A lot of people want to be good at golf, but to any avid golfer its pretty clear that almost nobody is. This is even further illustrated by the fact that only 1% of all golfers will play a round at even par or better in their lifetime. So why do so many flock to an expensive game at which they are for all intents and purposes guaranteed to be terrible at? I say because we like a challenge. Others might say masochism. But I bet your asking yourself what would statistics say? Well, as it turns out statistics either can’t (or won’t) answer that question. What statistics did say was that if we showed her some data from a lot of golfers then she could maybe give us some insight about why everyone sucks. Who knew statistics were so rude? Anyhow, the message clearly got passed along the grapevine and there were a few guys in Australia at Drekin University that got super interested in why people aren’t good at golf. And let me say they were pretty convinced they had it all figured out too. They hypothesized that swing speed (how fast you normally swing any given golf club while hitting a ball) and handicap (the most commonly used indicator of golf skill) would be highly correlated. “That’s not a bad guess and this is actually really important to the world so here’s some money to test that” said the University and so they tested their hypothesis.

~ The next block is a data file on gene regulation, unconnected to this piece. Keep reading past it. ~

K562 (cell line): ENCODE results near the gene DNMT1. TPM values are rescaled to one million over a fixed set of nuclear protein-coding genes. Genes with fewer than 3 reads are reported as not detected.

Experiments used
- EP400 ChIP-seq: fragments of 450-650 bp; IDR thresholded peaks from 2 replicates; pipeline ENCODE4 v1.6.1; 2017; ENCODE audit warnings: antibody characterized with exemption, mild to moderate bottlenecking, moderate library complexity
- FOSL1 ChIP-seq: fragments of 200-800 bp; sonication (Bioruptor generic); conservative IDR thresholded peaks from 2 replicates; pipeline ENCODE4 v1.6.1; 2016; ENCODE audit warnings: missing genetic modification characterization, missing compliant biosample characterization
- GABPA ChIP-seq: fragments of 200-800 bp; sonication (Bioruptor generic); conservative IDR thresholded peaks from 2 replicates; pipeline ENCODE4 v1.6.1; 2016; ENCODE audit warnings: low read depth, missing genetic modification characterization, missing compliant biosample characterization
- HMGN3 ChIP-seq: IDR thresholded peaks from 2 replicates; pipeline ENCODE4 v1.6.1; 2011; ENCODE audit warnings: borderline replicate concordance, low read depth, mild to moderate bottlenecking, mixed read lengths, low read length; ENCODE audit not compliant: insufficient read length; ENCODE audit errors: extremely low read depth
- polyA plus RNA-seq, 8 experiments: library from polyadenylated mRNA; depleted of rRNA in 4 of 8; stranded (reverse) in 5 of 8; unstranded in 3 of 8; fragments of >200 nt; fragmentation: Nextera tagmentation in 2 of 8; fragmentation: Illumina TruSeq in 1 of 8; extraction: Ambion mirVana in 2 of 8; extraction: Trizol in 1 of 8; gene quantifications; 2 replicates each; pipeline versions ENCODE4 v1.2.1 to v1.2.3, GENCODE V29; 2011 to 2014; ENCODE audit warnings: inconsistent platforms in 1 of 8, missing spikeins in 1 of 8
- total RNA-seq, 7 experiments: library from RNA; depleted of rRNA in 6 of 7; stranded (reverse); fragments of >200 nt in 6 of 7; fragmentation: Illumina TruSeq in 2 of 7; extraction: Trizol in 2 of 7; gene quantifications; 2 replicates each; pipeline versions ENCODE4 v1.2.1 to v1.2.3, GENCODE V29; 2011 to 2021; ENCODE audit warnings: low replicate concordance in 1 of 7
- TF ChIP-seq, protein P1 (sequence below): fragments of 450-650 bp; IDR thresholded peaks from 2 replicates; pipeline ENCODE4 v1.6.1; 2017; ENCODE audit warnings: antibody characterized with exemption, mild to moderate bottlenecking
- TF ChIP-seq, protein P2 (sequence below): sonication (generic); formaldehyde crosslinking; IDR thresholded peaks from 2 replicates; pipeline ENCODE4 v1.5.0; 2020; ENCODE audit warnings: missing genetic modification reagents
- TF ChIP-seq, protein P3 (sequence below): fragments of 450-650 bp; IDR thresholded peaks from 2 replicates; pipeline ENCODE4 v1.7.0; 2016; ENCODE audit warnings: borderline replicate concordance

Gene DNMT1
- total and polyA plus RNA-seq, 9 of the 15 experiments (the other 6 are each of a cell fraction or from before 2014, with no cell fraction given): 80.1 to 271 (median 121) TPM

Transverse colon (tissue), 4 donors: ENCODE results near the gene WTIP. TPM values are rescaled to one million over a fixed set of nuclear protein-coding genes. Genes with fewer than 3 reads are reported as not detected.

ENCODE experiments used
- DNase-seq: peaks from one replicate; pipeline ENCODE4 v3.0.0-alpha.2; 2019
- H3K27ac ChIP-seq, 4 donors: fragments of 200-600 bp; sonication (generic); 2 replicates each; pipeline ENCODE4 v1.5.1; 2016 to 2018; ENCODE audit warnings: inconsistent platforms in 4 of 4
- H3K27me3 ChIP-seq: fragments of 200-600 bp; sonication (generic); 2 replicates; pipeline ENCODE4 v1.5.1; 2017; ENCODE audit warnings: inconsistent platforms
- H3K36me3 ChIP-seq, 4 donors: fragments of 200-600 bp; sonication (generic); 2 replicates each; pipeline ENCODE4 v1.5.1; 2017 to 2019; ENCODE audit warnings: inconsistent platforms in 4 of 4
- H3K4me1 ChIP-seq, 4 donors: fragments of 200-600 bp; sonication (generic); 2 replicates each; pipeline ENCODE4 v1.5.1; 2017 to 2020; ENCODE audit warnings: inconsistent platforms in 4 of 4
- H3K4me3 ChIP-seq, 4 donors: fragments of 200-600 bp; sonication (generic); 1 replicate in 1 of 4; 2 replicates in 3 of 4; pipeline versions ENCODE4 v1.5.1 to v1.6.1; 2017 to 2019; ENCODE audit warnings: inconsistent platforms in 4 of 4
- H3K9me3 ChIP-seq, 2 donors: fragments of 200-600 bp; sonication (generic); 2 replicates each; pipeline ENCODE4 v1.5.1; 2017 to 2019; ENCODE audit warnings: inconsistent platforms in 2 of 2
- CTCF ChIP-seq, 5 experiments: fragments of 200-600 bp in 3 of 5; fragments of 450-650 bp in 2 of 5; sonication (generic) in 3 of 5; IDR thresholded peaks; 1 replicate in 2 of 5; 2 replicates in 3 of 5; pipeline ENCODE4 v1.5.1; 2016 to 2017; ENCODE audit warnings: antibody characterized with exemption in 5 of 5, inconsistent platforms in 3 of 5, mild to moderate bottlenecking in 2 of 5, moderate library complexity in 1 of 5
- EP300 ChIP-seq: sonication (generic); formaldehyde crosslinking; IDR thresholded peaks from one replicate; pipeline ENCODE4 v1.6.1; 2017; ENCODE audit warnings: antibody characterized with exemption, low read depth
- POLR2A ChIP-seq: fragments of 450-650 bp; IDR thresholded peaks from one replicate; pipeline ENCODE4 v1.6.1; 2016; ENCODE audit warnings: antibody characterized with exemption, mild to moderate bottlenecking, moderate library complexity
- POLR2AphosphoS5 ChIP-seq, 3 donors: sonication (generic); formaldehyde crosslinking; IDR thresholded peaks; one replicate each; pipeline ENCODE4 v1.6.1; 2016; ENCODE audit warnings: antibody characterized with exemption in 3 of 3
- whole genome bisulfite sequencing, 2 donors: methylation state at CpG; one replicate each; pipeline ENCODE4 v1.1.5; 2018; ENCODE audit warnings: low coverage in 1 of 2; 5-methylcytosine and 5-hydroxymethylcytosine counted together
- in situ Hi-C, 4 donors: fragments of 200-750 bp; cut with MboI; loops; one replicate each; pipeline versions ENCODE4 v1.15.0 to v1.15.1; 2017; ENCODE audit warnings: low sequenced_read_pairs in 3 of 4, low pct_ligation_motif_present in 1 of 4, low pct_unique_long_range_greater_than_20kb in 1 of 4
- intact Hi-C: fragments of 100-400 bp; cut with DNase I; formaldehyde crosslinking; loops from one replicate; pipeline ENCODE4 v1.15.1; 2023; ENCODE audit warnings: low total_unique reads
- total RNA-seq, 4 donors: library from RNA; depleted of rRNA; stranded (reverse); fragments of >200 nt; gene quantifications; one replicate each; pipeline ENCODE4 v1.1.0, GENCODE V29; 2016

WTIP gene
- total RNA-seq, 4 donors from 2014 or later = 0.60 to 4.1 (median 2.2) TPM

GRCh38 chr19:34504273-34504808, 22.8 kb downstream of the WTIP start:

They measured the club head speed of 45 golfers aged 18-80 who self-reported handicap indexes ranged from 2-27. What they discovered in the data was a visually striking correlation between club head speed and handicap. Fantastic they said. Now we just need to fit a model to this data and we can accurately predict how much someone will suck at golf. Sure enough linear regression was used to determine that indeed club head speed and handicap were significantly correlated (r=0.950). In my opinion it is pretty surprising that such a simplistic readout like swing speed would be so highly correlated with the complex (and infuriating) process of getting a golf ball off the tee box and to its home (the hole) 18 times. For one, the metric of swing speed